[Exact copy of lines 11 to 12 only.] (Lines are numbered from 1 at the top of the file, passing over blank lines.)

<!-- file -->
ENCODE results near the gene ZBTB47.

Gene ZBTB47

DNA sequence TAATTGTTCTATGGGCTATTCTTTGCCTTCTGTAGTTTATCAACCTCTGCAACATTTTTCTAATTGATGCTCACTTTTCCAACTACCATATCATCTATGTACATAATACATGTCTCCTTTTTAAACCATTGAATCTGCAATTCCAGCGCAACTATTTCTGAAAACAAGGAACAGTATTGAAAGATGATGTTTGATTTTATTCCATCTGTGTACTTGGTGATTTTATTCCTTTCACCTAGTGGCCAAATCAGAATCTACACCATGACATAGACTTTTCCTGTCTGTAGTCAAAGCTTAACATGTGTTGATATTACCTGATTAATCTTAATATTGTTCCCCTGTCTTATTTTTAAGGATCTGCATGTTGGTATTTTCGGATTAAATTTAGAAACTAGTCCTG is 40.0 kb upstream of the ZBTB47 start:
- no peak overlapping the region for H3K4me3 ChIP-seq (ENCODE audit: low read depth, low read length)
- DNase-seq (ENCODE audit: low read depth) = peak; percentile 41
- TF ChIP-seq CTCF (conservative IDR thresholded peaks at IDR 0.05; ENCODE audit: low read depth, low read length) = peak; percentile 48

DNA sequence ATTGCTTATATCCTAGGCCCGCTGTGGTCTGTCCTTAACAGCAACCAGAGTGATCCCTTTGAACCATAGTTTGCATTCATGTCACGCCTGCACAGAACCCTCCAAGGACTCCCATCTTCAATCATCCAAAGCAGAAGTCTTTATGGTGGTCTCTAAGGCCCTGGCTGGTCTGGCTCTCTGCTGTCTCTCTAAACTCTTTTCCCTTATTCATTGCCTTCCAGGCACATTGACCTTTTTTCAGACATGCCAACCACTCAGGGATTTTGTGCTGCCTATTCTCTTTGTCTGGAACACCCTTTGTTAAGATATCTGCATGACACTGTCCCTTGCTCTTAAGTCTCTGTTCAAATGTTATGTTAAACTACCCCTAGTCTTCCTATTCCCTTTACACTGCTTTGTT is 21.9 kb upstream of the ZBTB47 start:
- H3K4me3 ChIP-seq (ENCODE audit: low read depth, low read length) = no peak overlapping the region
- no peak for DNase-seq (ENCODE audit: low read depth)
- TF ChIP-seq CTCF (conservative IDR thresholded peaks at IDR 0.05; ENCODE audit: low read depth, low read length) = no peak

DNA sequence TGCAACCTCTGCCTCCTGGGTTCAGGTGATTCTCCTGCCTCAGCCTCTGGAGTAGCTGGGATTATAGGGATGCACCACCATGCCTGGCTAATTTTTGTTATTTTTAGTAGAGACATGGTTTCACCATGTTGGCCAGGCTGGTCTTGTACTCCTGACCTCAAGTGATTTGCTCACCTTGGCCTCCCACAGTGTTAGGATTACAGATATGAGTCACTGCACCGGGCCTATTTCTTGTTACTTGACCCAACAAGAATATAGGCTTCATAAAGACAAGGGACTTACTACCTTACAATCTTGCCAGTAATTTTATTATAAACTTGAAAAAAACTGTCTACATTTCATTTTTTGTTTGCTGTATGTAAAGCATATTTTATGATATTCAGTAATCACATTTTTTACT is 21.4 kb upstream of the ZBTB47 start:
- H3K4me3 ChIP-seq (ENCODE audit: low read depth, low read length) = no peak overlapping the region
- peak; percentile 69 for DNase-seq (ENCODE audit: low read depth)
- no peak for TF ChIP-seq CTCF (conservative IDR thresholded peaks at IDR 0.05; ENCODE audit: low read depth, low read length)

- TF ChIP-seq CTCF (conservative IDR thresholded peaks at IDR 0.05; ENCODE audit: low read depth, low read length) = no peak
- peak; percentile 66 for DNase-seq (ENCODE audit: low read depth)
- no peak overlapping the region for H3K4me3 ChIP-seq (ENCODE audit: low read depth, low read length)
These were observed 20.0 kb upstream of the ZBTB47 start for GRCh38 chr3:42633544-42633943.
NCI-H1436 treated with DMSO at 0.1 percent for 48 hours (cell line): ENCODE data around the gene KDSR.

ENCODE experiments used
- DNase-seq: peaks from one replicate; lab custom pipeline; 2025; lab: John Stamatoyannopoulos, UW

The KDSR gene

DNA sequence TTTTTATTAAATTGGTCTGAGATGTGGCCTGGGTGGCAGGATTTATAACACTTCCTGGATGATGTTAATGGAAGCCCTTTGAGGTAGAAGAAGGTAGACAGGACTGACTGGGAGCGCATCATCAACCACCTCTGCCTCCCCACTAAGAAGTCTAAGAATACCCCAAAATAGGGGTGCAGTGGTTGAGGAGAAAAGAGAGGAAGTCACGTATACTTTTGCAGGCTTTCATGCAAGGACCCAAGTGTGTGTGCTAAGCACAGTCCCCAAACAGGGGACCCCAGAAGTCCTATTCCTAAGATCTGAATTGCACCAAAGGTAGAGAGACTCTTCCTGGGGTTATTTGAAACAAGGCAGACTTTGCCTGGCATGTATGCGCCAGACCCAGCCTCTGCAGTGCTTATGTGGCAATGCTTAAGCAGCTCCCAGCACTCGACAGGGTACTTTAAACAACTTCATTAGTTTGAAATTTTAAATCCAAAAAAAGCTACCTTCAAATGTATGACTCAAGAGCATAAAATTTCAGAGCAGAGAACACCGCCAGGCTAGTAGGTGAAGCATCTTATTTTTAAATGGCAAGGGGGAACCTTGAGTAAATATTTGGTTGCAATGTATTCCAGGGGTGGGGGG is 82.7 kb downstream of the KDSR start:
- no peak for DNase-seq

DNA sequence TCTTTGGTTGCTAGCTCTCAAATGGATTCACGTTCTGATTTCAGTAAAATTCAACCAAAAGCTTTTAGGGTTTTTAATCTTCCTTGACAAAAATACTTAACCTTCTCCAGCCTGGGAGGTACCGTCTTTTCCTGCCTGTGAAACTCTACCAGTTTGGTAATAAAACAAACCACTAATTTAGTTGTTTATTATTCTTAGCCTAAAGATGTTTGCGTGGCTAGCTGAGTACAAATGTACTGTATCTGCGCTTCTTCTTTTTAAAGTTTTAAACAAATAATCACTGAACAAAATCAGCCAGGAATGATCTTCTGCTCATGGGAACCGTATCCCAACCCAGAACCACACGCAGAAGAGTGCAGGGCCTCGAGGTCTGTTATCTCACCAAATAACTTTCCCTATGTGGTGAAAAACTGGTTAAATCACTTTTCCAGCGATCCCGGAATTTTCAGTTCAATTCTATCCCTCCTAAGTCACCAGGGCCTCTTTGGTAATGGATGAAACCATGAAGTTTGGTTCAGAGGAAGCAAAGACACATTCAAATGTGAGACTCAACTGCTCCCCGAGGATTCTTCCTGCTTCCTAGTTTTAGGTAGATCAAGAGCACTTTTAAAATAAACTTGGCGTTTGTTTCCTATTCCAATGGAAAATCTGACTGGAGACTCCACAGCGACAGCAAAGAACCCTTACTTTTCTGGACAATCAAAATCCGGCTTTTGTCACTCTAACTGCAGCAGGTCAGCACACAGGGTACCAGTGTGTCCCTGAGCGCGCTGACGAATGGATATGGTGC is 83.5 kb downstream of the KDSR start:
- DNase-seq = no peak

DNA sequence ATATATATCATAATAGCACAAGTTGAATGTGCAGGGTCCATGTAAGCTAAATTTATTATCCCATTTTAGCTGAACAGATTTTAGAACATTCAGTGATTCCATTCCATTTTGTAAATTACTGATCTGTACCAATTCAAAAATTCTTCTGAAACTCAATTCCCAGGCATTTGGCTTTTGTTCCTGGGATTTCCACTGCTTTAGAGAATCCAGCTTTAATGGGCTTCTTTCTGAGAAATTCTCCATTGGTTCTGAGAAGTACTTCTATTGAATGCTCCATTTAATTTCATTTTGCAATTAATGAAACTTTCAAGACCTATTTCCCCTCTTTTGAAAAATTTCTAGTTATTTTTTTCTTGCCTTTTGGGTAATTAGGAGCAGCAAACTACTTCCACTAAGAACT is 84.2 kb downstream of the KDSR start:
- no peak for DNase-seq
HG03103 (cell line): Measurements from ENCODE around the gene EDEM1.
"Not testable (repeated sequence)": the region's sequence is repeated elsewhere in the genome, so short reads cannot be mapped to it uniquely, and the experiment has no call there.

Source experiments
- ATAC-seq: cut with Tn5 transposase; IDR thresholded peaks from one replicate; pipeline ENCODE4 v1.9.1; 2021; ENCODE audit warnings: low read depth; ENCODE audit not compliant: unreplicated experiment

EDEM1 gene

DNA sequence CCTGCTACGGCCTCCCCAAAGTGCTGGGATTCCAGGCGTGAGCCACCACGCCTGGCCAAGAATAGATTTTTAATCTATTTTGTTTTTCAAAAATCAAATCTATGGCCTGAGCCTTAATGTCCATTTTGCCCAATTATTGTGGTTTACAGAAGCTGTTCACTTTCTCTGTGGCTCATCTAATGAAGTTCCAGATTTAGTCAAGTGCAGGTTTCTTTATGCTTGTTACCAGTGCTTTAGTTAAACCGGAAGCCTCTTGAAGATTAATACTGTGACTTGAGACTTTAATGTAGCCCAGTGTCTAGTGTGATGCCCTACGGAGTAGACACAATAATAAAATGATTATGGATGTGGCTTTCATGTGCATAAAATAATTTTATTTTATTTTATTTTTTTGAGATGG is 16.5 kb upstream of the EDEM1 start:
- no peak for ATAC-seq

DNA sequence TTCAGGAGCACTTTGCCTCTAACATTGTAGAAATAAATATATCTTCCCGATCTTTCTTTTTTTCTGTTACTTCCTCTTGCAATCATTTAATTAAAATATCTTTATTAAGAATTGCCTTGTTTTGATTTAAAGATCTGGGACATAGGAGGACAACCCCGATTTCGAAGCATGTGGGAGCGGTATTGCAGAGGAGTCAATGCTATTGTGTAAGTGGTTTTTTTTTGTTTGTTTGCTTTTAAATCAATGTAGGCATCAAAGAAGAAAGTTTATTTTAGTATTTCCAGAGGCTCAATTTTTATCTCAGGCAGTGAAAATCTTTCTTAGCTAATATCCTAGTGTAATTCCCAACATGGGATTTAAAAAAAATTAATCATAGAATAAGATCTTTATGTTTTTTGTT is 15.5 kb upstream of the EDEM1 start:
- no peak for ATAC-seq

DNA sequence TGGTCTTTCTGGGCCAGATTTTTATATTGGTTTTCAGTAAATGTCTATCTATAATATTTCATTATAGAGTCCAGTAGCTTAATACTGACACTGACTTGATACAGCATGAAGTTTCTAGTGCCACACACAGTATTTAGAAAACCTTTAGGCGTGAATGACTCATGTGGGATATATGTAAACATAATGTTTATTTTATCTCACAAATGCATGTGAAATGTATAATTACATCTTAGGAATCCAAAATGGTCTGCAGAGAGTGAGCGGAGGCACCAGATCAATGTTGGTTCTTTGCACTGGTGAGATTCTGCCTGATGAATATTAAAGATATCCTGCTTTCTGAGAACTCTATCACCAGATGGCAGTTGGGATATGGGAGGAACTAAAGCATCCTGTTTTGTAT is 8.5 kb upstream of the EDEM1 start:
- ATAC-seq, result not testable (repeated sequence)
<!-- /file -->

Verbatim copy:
DNA sequence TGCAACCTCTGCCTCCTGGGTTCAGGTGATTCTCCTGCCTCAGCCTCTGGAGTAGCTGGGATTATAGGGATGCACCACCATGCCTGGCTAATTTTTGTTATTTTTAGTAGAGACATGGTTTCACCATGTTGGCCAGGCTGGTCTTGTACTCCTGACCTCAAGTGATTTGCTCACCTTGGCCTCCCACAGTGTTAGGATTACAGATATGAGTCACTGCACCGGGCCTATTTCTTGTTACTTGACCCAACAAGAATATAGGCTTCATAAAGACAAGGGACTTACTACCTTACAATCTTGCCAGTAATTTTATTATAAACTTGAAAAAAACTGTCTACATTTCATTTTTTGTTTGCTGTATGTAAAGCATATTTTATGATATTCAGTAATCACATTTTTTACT is 21.4 kb upstream of the ZBTB47 start:
- H3K4me3 ChIP-seq (ENCODE audit: low read depth, low read length) = no peak overlapping the region